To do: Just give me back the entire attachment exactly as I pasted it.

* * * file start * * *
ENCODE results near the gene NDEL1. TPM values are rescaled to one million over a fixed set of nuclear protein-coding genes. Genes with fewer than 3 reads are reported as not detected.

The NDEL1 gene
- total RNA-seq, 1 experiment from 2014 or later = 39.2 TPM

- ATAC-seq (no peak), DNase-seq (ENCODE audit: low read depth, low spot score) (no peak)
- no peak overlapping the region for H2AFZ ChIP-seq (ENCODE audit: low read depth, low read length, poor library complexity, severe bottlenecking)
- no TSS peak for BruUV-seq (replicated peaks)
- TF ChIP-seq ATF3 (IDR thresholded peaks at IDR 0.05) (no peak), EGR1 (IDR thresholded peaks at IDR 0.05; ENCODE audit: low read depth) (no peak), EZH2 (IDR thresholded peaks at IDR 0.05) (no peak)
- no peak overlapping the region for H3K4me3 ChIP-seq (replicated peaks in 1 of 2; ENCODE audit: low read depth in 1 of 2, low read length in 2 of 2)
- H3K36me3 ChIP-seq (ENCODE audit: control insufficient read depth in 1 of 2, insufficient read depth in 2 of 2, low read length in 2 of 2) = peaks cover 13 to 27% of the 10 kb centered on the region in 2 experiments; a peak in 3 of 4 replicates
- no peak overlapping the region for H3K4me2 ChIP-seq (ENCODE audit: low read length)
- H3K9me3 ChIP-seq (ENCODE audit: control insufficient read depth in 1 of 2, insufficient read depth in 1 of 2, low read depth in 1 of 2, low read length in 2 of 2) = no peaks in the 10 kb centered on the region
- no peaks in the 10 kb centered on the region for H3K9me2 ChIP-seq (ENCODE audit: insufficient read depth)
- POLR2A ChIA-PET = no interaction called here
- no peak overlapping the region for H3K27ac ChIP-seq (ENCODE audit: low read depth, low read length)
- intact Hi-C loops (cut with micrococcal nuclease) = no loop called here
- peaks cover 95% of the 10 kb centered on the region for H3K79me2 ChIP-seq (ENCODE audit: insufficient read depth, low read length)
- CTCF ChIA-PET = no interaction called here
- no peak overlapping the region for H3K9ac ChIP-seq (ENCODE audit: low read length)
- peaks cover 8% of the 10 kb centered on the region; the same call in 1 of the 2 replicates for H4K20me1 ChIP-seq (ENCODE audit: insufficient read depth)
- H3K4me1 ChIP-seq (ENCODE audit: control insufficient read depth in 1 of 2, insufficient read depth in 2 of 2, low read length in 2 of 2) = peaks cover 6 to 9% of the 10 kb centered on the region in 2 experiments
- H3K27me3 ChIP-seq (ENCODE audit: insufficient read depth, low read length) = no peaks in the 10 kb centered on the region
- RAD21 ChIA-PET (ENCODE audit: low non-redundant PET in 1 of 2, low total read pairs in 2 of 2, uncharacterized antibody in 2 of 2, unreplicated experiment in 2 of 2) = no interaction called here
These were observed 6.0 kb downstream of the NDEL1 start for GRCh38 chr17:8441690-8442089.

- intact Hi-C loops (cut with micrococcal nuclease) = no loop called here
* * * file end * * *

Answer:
ENCODE results near the gene NDEL1. TPM values are rescaled to one million over a fixed set of nuclear protein-coding genes. Genes with fewer than 3 reads are reported as not detected.

The NDEL1 gene
- total RNA-seq, 1 experiment from 2014 or later = 39.2 TPM

- ATAC-seq (no peak), DNase-seq (ENCODE audit: low read depth, low spot score) (no peak)
- no peak overlapping the region for H2AFZ ChIP-seq (ENCODE audit: low read depth, low read length, poor library complexity, severe bottlenecking)
- no TSS peak for BruUV-seq (replicated peaks)
- TF ChIP-seq ATF3 (IDR thresholded peaks at IDR 0.05) (no peak), EGR1 (IDR thresholded peaks at IDR 0.05; ENCODE audit: low read depth) (no peak), EZH2 (IDR thresholded peaks at IDR 0.05) (no peak)
- no peak overlapping the region for H3K4me3 ChIP-seq (replicated peaks in 1 of 2; ENCODE audit: low read depth in 1 of 2, low read length in 2 of 2)
- H3K36me3 ChIP-seq (ENCODE audit: control insufficient read depth in 1 of 2, insufficient read depth in 2 of 2, low read length in 2 of 2) = peaks cover 13 to 27% of the 10 kb centered on the region in 2 experiments; a peak in 3 of 4 replicates
- no peak overlapping the region for H3K4me2 ChIP-seq (ENCODE audit: low read length)
- H3K9me3 ChIP-seq (ENCODE audit: control insufficient read depth in 1 of 2, insufficient read depth in 1 of 2, low read depth in 1 of 2, low read length in 2 of 2) = no peaks in the 10 kb centered on the region
- no peaks in the 10 kb centered on the region for H3K9me2 ChIP-seq (ENCODE audit: insufficient read depth)
- POLR2A ChIA-PET = no interaction called here
- no peak overlapping the region for H3K27ac ChIP-seq (ENCODE audit: low read depth, low read length)
- intact Hi-C loops (cut with micrococcal nuclease) = no loop called here
- peaks cover 95% of the 10 kb centered on the region for H3K79me2 ChIP-seq (ENCODE audit: insufficient read depth, low read length)
- CTCF ChIA-PET = no interaction called here
- no peak overlapping the region for H3K9ac ChIP-seq (ENCODE audit: low read length)
- peaks cover 8% of the 10 kb centered on the region; the same call in 1 of the 2 replicates for H4K20me1 ChIP-seq (ENCODE audit: insufficient read depth)
- H3K4me1 ChIP-seq (ENCODE audit: control insufficient read depth in 1 of 2, insufficient read depth in 2 of 2, low read length in 2 of 2) = peaks cover 6 to 9% of the 10 kb centered on the region in 2 experiments
- H3K27me3 ChIP-seq (ENCODE audit: insufficient read depth, low read length) = no peaks in the 10 kb centered on the region
- RAD21 ChIA-PET (ENCODE audit: low non-redundant PET in 1 of 2, low total read pairs in 2 of 2, uncharacterized antibody in 2 of 2, unreplicated experiment in 2 of 2) = no interaction called here
These were observed 6.0 kb downstream of the NDEL1 start for GRCh38 chr17:8441690-8442089.

- intact Hi-C loops (cut with micrococcal nuclease) = no loop called here